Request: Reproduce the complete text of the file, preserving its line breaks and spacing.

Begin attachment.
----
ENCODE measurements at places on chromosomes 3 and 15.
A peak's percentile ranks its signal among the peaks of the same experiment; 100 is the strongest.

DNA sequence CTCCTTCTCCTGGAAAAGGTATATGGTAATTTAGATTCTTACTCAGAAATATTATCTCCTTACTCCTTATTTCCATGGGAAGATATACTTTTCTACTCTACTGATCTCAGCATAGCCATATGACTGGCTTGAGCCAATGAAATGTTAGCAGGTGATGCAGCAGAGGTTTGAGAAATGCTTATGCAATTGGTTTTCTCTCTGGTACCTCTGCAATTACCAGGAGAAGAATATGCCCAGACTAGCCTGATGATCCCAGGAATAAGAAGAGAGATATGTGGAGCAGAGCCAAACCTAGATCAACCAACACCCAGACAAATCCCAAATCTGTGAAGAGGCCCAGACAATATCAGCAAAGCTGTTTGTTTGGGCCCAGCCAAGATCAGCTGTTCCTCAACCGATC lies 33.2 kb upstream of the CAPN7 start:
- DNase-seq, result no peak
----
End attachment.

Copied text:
ENCODE measurements at places on chromosomes 3 and 15.
A peak's percentile ranks its signal among the peaks of the same experiment; 100 is the strongest.

DNA sequence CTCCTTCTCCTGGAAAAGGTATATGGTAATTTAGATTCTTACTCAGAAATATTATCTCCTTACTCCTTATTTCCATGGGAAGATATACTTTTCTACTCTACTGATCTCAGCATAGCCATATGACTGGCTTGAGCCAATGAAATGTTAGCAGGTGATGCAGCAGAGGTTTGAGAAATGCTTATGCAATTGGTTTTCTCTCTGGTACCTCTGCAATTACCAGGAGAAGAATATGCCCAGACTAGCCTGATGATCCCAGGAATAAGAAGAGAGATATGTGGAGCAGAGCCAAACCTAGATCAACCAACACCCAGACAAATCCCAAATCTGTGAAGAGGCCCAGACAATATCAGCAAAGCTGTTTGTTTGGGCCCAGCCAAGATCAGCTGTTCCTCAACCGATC lies 33.2 kb upstream of the CAPN7 start:
- DNase-seq, result no peak